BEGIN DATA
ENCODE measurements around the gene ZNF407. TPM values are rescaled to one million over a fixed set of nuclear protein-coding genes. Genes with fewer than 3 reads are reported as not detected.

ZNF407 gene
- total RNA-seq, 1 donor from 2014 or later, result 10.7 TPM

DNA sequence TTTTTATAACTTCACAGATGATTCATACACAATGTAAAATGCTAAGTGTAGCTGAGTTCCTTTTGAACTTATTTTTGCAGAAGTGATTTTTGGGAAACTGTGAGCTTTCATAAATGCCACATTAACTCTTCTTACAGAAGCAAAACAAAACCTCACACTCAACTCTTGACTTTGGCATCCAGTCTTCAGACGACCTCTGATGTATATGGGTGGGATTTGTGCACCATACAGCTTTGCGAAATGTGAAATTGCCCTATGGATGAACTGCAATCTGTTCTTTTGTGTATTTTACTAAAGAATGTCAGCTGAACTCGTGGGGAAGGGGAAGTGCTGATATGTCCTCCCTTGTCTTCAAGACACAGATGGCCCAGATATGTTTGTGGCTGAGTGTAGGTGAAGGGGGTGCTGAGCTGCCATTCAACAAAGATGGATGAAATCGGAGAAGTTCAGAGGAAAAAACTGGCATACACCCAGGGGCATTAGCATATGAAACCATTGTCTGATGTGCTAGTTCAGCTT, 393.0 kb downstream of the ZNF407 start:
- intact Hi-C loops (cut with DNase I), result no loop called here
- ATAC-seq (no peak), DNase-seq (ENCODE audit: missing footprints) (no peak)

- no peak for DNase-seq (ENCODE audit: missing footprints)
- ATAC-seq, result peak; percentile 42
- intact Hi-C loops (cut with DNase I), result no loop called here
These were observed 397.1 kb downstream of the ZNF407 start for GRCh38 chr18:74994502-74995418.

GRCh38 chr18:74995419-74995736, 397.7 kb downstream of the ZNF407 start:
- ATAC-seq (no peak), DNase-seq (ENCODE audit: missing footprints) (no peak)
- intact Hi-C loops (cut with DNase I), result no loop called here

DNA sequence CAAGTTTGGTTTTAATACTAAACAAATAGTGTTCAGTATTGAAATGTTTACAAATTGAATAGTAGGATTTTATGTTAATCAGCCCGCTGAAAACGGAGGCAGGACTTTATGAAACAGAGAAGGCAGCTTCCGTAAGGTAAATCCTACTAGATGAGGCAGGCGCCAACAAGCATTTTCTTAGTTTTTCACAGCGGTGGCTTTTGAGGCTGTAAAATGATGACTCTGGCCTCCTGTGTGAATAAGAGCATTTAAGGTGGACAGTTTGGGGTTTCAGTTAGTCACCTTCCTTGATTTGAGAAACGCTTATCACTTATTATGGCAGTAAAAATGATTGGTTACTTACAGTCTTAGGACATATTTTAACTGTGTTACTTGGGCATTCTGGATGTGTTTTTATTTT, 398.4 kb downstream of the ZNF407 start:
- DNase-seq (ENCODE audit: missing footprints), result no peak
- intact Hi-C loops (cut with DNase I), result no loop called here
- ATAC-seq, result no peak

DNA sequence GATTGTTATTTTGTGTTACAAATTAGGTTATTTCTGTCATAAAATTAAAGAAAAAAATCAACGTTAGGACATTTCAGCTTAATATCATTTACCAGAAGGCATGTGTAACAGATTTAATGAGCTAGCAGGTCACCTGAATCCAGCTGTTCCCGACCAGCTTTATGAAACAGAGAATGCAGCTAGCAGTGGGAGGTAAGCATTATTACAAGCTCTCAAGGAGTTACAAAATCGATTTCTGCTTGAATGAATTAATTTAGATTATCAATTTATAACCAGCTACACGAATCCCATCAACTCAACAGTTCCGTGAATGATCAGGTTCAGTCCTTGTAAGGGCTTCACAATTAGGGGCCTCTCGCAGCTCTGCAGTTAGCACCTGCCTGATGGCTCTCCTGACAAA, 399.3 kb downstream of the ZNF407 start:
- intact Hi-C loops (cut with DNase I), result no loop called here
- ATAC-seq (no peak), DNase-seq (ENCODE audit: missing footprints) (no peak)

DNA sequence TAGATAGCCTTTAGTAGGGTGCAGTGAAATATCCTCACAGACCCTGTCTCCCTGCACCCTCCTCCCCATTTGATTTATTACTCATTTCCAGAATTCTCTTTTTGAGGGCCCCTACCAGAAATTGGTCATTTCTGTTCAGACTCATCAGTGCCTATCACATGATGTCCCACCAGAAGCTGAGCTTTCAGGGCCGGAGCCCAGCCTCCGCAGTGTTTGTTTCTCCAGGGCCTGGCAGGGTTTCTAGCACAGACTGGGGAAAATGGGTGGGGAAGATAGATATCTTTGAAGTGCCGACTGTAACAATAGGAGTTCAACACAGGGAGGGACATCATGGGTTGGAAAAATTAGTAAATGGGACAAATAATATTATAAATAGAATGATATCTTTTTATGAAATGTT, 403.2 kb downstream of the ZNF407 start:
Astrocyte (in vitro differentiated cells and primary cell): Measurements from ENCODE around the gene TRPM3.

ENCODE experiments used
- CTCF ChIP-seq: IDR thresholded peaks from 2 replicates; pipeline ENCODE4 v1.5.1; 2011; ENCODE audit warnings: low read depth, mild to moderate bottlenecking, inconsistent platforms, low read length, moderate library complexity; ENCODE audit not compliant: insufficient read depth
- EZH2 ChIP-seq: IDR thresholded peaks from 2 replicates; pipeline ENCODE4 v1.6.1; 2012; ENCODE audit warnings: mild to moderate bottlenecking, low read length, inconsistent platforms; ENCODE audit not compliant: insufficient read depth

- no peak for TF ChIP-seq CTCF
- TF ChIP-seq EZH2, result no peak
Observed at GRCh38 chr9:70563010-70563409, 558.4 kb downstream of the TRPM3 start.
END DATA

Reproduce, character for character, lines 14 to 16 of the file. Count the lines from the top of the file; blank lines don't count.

DNA sequence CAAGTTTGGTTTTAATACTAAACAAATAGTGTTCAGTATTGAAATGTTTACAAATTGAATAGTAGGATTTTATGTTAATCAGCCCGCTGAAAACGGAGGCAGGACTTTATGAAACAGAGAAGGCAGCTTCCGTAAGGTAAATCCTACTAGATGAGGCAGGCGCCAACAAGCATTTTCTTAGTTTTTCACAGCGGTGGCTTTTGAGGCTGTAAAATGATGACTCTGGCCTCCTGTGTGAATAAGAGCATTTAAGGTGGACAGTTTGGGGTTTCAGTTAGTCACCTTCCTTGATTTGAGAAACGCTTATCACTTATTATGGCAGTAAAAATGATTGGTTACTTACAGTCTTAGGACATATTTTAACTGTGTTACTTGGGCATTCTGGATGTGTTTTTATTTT, 398.4 kb downstream of the ZNF407 start:
- DNase-seq (ENCODE audit: missing footprints), result no peak
- intact Hi-C loops (cut with DNase I), result no loop called here